1918 by Tony Lewis Jones

I am younger than the century. A boy, you think,

But I am chained to a machine gun

Capable of ending a thousand lives

And this makes me a man.

 

There will be no withdrawl.

The officers have warned us:

Here, in our trenches, we fight or die

And no one is to cut me free.

 

In pity for my situation,

Don’t mistake me. I’m as frightened

As the newly wedded bank clerk we all tease

Who’s never known his wife; frightened

 

As the English, waiting to attack

When dawn reveals the cratered wasteground

Under my machine gun’s eye

Like, me, they’re chained to cirrcumstance;

 

The future doesn’t favour deals.

I have to trust my comrades and my gun:

No need to aim this thing. Bring on the enemy.

Let’s see some daylight. Death, release your slaves.

 

By Tony Lewis Jones

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‘Oh, to hell with this storm, damn this snow and hail’ by Sergey Yesenin

Oh, to hell with this storm, damn this snow and hail –

pounding on the rooftop, driving in white nails!

But me – I’m not frightened, and I know my fate:

my wastrel heart has nailed me to you – nailed us tight!

 

by Сергей Александрович Есенин (Sergei Alexandrovich Yesenin)

a.k.a. Sergey Yesenin / Esenin

(1925)

translated by Boris Dralyuk

Come to our Revival Meeting by Idris Davies

And this is the sordid dream of the drunkard creeping to prayer,

And the maddened mob drowning the noise of the birds

Frightened and fluttering in the dusty trees,

And all the hysterical converts insulting the heavens,

The brown pond sticky with the thighs of the damned;

And here comes a fellow to shake your liver

For out of his nightmare he leapt

When the moon crept up behind the Iron Bridge

And the garage heap, where the trollop sat waiting

To sell her filth to the fool. And I saw

All this shabby mockery of April

As a neurotic’s delirium, his hallucination

Of apes and angels and dog-headed ghosts

Mingling and whirling and circling and dancing

Among the decaying boughs that laced like serpents

The ripped edges of the darkening sky.

 

O Lord God, save us from tinned donkey,

From Soviet scientific magazines,

From the Scottish Sabbath, from American war films,

From the demagogues of Aberdare and abadan,

And above all, O Lord God, save us from the Pentecostals.

 

by Idris Davies


Fun facts: There are a number of iron bridges in the Aberdare area due to its industrial heritage but it is perhaps the one across the Aberdare Canal being referred to.

The Scottish Sabbath is the practise of doing nothing on a Sunday including all shops and other businesses being closed to keep the sabbath sacred.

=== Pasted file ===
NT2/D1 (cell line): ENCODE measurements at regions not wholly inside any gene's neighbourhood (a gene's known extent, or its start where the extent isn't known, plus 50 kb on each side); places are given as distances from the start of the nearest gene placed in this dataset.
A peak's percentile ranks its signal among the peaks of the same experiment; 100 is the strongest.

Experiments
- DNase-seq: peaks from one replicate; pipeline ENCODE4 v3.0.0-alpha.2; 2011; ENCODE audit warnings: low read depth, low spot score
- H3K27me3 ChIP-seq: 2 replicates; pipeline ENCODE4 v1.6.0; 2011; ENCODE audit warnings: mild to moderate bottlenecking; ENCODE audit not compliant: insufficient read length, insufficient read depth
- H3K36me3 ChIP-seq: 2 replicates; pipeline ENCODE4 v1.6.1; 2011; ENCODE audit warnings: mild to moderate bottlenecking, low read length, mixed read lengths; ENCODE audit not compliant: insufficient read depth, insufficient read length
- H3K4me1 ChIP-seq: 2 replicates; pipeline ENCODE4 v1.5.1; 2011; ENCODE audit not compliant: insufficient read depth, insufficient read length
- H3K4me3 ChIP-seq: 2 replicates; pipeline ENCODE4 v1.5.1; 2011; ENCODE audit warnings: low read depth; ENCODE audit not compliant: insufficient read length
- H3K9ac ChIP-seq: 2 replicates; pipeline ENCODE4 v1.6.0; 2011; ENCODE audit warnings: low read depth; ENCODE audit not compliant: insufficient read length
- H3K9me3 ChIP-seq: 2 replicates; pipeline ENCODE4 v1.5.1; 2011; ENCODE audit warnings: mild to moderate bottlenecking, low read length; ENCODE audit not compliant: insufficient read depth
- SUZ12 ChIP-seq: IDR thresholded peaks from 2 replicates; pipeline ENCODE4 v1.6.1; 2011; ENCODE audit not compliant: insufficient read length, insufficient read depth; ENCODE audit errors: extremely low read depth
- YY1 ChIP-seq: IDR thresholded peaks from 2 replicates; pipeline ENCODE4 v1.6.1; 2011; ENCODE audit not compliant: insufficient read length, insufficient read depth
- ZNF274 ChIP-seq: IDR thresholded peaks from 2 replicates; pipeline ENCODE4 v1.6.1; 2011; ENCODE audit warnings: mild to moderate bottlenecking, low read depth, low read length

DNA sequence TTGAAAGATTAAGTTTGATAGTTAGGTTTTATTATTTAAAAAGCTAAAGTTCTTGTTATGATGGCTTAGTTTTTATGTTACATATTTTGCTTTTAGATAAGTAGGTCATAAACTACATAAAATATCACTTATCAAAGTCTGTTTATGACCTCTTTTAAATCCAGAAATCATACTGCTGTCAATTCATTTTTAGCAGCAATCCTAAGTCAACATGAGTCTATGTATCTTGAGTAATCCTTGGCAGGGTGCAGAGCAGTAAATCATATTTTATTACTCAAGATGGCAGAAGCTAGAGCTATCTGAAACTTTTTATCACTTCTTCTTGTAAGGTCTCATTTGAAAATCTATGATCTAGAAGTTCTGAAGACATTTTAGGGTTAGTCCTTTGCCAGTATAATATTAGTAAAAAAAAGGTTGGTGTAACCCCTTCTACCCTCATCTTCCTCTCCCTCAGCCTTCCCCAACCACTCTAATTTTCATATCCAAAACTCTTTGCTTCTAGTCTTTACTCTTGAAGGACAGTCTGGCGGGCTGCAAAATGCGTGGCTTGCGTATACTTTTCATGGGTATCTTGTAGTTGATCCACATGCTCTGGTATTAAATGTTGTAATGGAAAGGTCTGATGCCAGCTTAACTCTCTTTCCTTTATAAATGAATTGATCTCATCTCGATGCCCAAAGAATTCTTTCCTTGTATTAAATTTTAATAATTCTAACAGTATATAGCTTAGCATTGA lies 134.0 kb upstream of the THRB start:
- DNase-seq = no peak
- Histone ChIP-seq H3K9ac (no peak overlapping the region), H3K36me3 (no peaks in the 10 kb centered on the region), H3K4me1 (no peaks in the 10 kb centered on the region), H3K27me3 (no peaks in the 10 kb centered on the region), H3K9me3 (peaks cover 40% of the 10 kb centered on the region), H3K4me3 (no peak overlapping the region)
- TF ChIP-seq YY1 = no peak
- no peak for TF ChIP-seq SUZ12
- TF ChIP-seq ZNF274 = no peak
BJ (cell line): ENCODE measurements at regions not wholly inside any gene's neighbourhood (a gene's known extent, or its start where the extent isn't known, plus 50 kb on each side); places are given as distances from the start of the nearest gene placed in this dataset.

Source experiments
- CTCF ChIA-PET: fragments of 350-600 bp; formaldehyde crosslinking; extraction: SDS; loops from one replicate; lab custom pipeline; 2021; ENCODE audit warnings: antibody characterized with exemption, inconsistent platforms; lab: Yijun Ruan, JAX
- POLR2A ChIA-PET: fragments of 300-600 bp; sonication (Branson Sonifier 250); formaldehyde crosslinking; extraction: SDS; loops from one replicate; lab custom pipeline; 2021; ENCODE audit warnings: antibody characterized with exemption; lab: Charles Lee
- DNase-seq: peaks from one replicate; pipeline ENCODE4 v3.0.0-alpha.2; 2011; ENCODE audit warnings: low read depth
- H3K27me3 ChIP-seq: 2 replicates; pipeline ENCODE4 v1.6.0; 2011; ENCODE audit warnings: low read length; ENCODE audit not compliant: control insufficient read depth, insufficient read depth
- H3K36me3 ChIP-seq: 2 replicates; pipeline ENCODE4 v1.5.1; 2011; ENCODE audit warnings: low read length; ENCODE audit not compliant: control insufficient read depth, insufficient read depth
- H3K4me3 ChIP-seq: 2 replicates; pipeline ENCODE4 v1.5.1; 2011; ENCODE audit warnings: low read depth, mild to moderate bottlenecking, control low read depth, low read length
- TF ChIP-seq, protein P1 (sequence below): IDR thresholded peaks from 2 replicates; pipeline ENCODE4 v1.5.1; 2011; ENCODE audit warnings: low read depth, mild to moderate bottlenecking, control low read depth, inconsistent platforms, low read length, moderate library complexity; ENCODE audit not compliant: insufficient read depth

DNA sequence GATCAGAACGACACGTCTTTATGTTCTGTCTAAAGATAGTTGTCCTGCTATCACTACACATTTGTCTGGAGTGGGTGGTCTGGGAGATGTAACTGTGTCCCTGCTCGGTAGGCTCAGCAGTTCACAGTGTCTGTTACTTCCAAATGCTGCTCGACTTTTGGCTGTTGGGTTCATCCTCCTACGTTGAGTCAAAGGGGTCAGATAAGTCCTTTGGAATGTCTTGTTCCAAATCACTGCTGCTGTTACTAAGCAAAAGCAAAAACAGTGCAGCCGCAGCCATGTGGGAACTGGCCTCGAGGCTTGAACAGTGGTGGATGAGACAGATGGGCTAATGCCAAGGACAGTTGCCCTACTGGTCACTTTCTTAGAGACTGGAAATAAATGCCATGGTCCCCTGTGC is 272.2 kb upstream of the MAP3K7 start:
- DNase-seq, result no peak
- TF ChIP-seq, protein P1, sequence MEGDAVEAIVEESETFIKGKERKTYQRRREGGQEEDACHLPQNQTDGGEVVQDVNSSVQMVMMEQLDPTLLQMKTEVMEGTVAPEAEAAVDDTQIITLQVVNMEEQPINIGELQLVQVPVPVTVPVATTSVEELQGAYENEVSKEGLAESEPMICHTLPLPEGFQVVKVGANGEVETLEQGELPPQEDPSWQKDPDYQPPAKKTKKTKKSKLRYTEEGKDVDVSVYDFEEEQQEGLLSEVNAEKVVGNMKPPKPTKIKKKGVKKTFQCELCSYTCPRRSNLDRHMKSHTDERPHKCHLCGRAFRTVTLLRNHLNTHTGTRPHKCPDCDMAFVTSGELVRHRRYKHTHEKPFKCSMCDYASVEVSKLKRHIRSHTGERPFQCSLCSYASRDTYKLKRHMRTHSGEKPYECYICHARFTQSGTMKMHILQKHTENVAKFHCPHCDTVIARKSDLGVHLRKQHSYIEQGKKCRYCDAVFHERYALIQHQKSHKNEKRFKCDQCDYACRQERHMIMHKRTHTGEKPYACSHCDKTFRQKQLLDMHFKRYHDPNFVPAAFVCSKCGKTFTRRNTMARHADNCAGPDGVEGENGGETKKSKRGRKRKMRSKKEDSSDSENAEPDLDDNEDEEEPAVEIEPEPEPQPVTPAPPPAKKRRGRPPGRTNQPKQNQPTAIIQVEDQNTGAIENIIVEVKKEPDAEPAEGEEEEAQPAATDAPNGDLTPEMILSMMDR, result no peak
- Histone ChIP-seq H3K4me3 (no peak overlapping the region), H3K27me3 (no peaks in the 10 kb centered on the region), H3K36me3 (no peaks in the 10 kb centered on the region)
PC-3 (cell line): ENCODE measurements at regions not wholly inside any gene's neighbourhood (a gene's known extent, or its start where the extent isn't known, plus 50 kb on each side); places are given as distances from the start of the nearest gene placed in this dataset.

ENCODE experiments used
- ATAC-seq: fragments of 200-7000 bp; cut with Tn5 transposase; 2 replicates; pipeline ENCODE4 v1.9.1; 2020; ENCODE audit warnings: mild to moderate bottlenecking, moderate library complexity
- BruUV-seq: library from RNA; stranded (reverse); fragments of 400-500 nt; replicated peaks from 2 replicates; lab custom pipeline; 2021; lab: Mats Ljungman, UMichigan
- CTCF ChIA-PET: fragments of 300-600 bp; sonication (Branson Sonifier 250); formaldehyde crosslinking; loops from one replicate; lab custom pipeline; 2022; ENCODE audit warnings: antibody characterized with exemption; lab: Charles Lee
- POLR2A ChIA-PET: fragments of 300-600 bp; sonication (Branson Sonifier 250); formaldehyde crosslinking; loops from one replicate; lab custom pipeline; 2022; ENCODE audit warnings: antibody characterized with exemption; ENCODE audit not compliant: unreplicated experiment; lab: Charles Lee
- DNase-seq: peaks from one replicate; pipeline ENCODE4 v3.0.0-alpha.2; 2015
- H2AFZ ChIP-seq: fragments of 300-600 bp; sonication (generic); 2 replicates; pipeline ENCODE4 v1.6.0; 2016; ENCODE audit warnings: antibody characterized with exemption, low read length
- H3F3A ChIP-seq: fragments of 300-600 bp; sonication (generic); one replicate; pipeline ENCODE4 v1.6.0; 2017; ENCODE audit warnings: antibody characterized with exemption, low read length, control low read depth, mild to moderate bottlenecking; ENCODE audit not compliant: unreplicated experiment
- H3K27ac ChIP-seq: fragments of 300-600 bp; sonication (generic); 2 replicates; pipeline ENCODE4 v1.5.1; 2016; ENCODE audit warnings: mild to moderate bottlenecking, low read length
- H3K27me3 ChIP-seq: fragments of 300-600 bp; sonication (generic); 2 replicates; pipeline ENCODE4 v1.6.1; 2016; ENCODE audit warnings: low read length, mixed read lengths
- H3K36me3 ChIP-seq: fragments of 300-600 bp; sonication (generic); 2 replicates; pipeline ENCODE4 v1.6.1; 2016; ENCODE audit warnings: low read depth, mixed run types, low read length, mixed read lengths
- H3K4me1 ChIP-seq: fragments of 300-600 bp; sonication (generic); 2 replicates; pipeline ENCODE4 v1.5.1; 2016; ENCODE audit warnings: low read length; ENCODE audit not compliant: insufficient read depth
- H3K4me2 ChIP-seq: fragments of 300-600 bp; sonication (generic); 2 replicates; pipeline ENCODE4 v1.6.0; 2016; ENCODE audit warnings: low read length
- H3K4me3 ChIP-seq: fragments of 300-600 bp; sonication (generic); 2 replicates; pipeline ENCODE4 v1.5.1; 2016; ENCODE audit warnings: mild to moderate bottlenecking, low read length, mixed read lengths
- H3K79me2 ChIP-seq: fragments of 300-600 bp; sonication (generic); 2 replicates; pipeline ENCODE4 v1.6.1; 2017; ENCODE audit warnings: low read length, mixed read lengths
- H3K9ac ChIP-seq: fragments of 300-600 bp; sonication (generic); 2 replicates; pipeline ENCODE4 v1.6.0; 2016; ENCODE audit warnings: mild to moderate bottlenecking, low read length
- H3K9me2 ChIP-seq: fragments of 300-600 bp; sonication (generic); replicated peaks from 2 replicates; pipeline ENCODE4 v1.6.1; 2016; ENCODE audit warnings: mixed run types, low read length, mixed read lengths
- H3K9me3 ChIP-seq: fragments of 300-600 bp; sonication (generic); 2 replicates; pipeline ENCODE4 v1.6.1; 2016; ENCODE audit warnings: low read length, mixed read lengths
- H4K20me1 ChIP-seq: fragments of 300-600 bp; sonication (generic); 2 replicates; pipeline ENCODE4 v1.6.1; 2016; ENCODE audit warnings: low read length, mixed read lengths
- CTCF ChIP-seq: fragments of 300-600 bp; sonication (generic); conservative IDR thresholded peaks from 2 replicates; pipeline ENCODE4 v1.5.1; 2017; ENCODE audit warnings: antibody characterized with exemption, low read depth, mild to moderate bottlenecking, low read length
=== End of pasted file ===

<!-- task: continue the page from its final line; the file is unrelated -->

Aberdare is a town in the Cynon Valley area of Rhondda Cynon Taf, Wales, at the confluence of the Rivers Dare (Dâr) and Cynon. Aberdare is 4 miles (6 km) south-west of Merthyr Tydfil, 20 miles (32 km) north-west of Cardiff and 22 miles (35 km) east-north-east of Swansea. During the 19th century it became a thriving industrial settlement, which was also notable for the vitality of its cultural life and as an important publishing centre.

Abadan, famous for its oil refinery, was the site of the Anglo-Soviet invasion of Iran, also known as the Anglo-Soviet invasion of Persia, was the joint invasion of Iran in 1941 during the Second World War by the British Commonwealth and the Soviet Union. The invasion lasted from 25 August to 17 September 1941 and was codenamed Operation Countenance. Its purpose was to secure Iranian oil fields and ensure Allied supply lines (through the Persian Corridor) for the USSR, fighting against Axis forces on the Eastern Front.

Pentecostalism or Classical Pentecostalism is a renewal movement within Protestant Christianity that places special emphasis on a direct personal experience of God through baptism with the Holy Spirit. The term Pentecostal is derived from Pentecost, the Greek name for the Jewish Feast of Weeks. For Christians, this event commemorates the descent of the Holy Spirit upon the followers of Jesus Christ, as described in the second chapter of the Acts of the Apostles.

A Fable by Daniil Kharms

One short man said: “I would give anything if only I were even a tiny bit taller.”

He barely said it when he saw a lady medegician standing in front of him.

“What do you want?” says the medegician.

But the short man just stands there so frightened he can’t even speak.

“Well?” says the medegician.

The short man just stands there and says nothing. The medegician vanishes.

And the shortman started crying and biting his nails. First he chewed off all the nails on his fingers, and then on his toes.

—–

Reader! Think this fable over and it will make you somewhat uncomfortable.

 

by Даниил Иванович Хармс (Daniil Ivanovich Kharms)

a.k.a. Даниил Иванович Ювачёв (Daniil Ivanovich Yuvachov)

(1935)

translated by Matvei Yankelevich and Eugene Ostashevsky

Song of a Last Encounter by Anna Akhmatova

I walked without dragging my feet

but felt heavy at heart and frightened;

and I pulled onto my left hand

the glove that belonged to the right.

 

There seemed to be countless steps,

though I knew there were only three,

and an autumn voice from maples

whispered, ‘Die with me!

 

I have been undone by a fate

that is cheerless, flighty and cruel.’

I repied, ‘So have I, my dearest –

let me die one death with you…’

 

The song of a last encounter:

I glanced up at a dark wall:

from the bedroom indifferent candles

glowed yellow… And that was all.

 

by Анна Ахматова (Anna Akhmatova)

(1911, Tsarkoye Selo)

from Вечер (Evening, 1912)

translation by Robert Chandler


This is an alternative version of same poem translated as Song of the Last Meeting by D. M. Thomas.